One morning when I was 21 and a few months from college graduation, I awoke in a state of shock. The years spent grasping for one last encounter with my dad came to life in a dream so powerful that it left me in a perplexed state of paralysis, wading in an uncontrollable current of tears and scrambling to assemble a mental puzzle about where the frames of the dream ended and my present day life began.
The vision itself was surprisingly simple in its landscape and silence. He was next to me in the middle of a street in a small town in England, sometimes holding my hand, sometimes just close by. His presence was so dimensional and real, it was as though the sixteen years since his passing were temporarily erased by a dreamlike shawl of pure comfort and reassurance; a pivotal point in my healing.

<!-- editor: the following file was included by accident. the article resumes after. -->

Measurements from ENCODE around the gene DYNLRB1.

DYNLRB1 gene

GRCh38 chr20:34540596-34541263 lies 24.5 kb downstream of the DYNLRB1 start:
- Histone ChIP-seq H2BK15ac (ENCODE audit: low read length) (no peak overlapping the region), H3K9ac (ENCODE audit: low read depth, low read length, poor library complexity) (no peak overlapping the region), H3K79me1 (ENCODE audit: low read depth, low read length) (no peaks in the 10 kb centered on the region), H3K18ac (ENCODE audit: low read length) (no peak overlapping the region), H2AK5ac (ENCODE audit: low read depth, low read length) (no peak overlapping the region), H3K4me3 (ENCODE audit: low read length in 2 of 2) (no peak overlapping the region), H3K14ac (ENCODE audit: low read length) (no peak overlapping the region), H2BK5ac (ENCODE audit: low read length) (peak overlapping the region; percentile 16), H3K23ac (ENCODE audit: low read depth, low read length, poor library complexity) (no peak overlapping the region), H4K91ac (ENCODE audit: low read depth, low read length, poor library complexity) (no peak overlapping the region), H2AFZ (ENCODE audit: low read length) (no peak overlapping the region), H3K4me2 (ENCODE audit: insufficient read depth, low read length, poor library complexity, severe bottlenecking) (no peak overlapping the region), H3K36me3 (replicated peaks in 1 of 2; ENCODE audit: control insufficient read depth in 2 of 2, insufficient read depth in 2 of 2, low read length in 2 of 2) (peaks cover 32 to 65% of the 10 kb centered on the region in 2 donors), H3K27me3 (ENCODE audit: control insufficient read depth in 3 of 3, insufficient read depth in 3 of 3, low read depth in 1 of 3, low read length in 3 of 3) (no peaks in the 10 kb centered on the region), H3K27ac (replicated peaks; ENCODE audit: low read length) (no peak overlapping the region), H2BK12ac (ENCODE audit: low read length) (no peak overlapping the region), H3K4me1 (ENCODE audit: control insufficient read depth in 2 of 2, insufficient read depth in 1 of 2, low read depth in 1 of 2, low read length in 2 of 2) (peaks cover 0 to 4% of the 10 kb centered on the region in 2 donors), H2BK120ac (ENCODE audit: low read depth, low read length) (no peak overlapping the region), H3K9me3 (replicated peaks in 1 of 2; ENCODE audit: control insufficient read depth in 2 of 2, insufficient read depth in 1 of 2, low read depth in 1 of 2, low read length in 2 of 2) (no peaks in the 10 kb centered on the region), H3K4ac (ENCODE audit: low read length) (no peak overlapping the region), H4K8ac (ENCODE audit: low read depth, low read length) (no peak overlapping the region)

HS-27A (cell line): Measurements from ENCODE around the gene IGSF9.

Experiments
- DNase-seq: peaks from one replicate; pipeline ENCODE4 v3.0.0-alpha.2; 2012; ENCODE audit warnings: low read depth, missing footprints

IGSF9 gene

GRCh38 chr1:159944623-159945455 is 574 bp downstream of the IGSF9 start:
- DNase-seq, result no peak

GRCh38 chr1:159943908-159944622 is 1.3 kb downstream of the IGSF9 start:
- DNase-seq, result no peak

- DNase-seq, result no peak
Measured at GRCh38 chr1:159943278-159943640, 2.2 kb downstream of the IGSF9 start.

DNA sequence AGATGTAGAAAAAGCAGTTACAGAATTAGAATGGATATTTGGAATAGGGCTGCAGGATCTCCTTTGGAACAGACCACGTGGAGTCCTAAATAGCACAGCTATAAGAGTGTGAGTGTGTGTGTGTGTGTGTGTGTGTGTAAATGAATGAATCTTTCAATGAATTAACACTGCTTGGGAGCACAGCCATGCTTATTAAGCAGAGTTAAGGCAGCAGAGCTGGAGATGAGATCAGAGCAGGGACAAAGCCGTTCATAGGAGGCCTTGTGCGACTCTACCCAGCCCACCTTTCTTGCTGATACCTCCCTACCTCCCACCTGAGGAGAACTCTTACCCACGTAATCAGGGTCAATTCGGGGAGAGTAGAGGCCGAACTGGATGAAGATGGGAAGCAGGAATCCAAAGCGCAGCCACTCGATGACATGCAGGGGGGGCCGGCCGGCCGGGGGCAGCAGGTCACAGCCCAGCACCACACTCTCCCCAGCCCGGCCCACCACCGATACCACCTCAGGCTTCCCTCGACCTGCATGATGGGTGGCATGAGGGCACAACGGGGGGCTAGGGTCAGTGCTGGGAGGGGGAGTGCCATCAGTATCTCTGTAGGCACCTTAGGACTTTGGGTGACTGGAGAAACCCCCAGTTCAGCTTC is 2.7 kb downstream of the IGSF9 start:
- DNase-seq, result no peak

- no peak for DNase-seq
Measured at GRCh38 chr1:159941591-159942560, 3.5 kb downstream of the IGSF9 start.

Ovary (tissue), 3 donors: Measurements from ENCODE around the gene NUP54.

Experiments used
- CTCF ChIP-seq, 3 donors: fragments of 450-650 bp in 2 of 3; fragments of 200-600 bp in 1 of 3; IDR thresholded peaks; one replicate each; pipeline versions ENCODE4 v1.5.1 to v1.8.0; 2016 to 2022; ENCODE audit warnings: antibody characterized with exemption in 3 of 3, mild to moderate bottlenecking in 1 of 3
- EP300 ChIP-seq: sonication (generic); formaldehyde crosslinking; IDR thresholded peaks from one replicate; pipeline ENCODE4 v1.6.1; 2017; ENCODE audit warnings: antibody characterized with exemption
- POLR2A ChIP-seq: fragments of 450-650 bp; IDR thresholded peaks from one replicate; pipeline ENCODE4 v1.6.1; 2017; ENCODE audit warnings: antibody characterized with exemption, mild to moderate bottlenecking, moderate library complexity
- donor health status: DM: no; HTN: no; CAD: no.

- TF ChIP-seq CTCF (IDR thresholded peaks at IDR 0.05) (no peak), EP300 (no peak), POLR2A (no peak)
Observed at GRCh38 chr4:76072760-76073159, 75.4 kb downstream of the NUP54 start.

My father was born with a bicuspid (two flaps) aortic heart valve opposed to tricuspid (three flaps) but was never aware of the defect. When, at thirty-four years of age, he went for routine dental work, the bacteria seeped in and took his life. He’d likely be here today if he had taken antibiotics prior to the dental visit. My mom told me that my dad once casually said to her before his death, “I don’t think I’m going to see the children grow up.” It’s true that his profession carried higher than average risk but his confession was a startling premonition for an otherwise healthy young man with his whole life ahead of him.
Throughout high school and college I volunteered in various wards at hospitals but nothing enraptured me like the ER. The closer I was to witnessing and understanding life when it was on the brink of death and having a handprint in helping to prevent someone else’s loss and agony became my own medicine.
I worked as a consultant in cardiac surgery for years, watching hundreds of patients’ exposed and weakened hearts beat while they were being repaired. When I heard the words, “code blue” sound over the hospital speaker for a neighboring patient, a tear would topple into my surgical mask as I knew another heart would stop that day.